Mr. KLINE: This was in 1970. It was my first professional job. I'm a mere spear carrier. And because they're running out of money and can't finish the season, Joe Papp in his infinite madness and wisdom says, `We're going to do a marathon. We're going to start with "Henry VI, Part 1" at 7:00 at night, go through the night, end with "Richard III"; have the Battle of Bosworth Field as the sun comes up, and at 6 or 6:30 in the morning have the cast of "Hair" come on stage and sing "Let the Sunshine In."'

(Soundbite of "Let the Sunshine In")

Unidentified Performers: (Singing) Let the sunshine--let the sunshine in, the sunshine in.

LUNDEN: Kline says the stunt worked and donations increased. But in 1975, the Public launched a production that would make it rich: "A Chorus Line." It began modestly enough when director and choreographer Michael Bennett played Joe Papp some tapes of interviews he'd done with Broadway dancers, thinking they're might be a show in it. Again, Gail Papp.

Mrs. PAPP: So Joe listened to the tapes and he agreed to subsidize--I forget, it was about eight months of work with the dancers, everybody on payroll--Marvin Hamlisch, Ed Kleban, Jim Kirkwood, Nicholas Dante. It was an amazing group of people that just cobbled it together day after day after day, working in the Newman Theatre. They'd try this; they'd try that. That's how it was done.

(Soundbite of "A Chorus Line")

Unidentified Performer: (Singing) One singular sensation every little step she takes. One...

LUNDEN: Gail Papp says that "A Chorus Line's" phenomenal success and the money it brought to the Public may have hurt as much as it helped.

Mrs. PAPP: One thing, Joe probably couldn't fund-raise while that money was coming in, so that whole aspect of the operation atrophied. That was not good. And the other thing that happened was that the Theater became known for the "Chorus Line," and that weakened the institutional fabric.

LUNDEN: The Public was also devastated by the AIDS crisis in the 1980s. Papp's son Tony, a sculptor, died of AIDS, as did "A Chorus Line's" director, Michael Bennett, and Wilford Leach, the Public's artistic director. The theater became one of the first in the country to address the epidemic with Larry Kramer's drama "The Normal Heart." And Papp kept on discovering new writers, including George C. Wolfe, whose play "The Colored Museum" came to the Public in 1986. Seven years later, after Joe Papp's death, Wolfe took over as artistic director. He brought in a new generation of playwrights: Suzan-Lori Parks, Jose Rivera and Nilo Cruz among them. And he, too, generated some hits that transferred to Broadway, including tap dancer Savion Glover's "Bring in 'Da Noise, Bring in 'Da Funk."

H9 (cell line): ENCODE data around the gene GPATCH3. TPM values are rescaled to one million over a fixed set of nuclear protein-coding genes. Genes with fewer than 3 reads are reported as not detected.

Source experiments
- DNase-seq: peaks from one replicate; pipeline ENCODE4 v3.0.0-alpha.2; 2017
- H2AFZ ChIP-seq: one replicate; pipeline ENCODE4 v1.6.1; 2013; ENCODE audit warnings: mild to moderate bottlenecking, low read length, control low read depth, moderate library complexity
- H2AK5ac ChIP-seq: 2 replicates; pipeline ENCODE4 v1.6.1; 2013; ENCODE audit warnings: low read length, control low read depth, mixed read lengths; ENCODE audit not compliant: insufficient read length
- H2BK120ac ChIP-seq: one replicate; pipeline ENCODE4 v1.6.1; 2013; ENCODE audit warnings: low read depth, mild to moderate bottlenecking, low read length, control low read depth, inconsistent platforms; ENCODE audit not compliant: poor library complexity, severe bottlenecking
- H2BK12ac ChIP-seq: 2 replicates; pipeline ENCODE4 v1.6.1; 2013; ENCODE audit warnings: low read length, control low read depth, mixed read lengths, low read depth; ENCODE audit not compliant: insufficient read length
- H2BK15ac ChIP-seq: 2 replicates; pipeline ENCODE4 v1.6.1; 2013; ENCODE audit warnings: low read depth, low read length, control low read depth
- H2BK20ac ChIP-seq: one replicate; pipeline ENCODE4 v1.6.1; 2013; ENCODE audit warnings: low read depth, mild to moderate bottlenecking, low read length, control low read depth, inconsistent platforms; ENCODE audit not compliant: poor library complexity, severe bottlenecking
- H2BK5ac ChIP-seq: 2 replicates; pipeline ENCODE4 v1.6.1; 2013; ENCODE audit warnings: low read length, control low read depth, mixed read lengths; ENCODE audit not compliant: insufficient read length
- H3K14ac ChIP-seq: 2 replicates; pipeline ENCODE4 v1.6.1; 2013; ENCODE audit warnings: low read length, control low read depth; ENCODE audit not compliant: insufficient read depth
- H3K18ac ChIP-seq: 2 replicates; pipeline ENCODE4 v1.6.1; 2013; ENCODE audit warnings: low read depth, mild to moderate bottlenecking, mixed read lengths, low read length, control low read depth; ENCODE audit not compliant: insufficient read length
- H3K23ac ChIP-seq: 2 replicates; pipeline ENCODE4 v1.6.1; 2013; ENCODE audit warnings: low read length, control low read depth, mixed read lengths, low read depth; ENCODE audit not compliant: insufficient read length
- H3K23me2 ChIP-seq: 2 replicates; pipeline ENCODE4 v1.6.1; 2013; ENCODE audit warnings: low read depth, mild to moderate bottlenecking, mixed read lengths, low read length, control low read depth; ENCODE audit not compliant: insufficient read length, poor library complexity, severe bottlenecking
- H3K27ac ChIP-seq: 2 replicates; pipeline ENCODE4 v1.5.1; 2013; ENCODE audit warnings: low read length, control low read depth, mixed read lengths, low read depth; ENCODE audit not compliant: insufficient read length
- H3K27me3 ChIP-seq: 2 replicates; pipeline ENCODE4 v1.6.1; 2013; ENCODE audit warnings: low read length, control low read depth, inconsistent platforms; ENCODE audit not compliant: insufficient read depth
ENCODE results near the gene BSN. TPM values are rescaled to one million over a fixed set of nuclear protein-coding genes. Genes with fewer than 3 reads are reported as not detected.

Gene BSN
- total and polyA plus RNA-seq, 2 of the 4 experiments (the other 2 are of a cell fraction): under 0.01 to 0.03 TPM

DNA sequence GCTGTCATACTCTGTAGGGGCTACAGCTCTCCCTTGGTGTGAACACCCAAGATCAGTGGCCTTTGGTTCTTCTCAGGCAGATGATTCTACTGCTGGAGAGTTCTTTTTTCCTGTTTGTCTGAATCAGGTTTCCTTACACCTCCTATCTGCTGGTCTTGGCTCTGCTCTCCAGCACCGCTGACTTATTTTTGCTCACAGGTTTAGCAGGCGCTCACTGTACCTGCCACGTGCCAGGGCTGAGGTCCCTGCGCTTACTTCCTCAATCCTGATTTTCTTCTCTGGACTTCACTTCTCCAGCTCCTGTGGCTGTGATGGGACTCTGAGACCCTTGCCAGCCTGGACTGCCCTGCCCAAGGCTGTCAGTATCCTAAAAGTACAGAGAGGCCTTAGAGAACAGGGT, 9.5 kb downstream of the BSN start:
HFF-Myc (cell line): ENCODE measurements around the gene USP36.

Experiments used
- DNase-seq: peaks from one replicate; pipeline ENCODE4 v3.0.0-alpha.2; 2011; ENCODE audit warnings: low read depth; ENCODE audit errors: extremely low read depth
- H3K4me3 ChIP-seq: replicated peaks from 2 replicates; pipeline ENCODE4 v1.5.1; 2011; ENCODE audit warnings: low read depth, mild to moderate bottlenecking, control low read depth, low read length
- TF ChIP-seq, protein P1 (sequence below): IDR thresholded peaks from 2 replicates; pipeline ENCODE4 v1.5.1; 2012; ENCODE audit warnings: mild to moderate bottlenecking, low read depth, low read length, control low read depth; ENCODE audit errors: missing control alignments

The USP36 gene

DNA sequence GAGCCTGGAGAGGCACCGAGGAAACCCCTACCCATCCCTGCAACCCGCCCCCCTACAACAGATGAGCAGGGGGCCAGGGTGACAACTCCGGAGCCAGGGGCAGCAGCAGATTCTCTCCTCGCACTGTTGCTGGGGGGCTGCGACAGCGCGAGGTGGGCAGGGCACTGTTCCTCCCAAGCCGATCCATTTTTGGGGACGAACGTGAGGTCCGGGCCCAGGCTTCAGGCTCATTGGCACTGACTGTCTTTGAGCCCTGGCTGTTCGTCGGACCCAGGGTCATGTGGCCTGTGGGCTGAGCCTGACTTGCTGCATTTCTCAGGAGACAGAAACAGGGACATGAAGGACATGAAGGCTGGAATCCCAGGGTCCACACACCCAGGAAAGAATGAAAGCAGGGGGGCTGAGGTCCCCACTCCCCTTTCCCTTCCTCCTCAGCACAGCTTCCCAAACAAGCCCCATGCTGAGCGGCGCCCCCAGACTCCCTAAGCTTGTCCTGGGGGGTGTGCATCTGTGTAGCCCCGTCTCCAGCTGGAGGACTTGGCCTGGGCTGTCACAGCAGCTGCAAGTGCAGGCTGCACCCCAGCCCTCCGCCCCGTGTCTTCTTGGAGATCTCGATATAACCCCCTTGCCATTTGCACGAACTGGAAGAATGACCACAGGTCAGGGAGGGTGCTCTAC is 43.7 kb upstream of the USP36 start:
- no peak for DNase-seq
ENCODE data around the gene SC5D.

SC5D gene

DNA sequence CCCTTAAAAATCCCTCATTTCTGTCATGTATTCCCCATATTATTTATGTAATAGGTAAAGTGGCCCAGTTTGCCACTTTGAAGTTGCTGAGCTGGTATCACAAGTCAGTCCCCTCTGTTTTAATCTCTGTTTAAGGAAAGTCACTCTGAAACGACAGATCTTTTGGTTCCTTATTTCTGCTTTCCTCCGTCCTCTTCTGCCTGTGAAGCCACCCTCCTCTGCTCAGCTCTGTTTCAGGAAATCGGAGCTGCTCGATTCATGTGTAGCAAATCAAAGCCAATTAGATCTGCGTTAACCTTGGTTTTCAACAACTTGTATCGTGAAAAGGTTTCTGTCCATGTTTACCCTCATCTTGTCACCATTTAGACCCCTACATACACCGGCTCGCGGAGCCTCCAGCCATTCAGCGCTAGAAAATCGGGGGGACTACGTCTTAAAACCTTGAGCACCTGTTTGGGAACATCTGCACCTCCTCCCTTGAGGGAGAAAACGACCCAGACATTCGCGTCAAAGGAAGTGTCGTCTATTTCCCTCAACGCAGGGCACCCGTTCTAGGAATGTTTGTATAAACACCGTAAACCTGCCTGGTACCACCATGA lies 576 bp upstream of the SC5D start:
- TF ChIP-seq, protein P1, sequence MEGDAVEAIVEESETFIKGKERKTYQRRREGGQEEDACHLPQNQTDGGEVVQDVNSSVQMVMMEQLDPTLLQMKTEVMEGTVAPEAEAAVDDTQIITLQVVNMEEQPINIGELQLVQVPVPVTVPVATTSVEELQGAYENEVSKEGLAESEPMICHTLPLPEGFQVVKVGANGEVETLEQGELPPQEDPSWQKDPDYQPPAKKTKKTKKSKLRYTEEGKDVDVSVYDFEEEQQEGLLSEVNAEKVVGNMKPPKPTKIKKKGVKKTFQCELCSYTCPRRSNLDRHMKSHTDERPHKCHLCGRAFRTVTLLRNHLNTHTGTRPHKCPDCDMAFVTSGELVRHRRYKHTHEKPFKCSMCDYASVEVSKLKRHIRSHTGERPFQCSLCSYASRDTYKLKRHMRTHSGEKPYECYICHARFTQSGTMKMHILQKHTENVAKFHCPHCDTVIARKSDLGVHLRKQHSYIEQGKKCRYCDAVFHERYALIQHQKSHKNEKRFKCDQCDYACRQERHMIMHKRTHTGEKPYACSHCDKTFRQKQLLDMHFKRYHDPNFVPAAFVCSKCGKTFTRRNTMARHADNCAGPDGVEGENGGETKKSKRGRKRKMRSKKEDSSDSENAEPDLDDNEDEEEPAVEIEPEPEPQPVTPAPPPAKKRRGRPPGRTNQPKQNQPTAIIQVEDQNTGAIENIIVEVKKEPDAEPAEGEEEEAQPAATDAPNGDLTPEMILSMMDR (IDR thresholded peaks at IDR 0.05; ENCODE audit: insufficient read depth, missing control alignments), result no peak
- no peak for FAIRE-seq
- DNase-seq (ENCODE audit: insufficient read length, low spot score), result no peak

(Soundbite of "Bring in 'Da Noise, Bring in 'Da Funk")

Unidentified Performer: (Singing) Bringing in the funk. Bringing in the funk.

LUNDEN: One of the things George Wolfe says he's most proud of is the Public's continued support of free Shakespeare in the Park.

Mr. GEORGE C. WOLFE (Artistic Director, Public Theater): Anytime I would go up there to check on productions, I had this extraordinary sense of pride because I felt as though I was in charge of an institution that was doing the best of what New York City can do, which is creating wonderful art and doing it free and saying, `Everybody come on in.'

LUNDEN: Wolfe stepped down this year, and a new artistic director, Oscar Eustis, is overseeing the current revival of "Two Gentlemen of Verona" in Central Park. And the Lincoln Center Library is presenting an exhibition: A Community of Artists: 50 Years of the Public Theater.

For NPR News, I'm Jeff Lunden in New York.

SIMON: Photo and videos from the Public Theater on our Web site,

(Soundbite of "A Chorus Line")

Unidentified Performers: (Singing) Oh, one moment in the present and you can forget the rest. For the girl is second best to none, son. Oooh! Sigh! Give her your attention. Do I really have to mention she's the one? One? Kind. One? Kind.

SIMON: Get those heals higher, Mr. Martinez!

This is WEEKEND EDITION. I'm Scott Simon.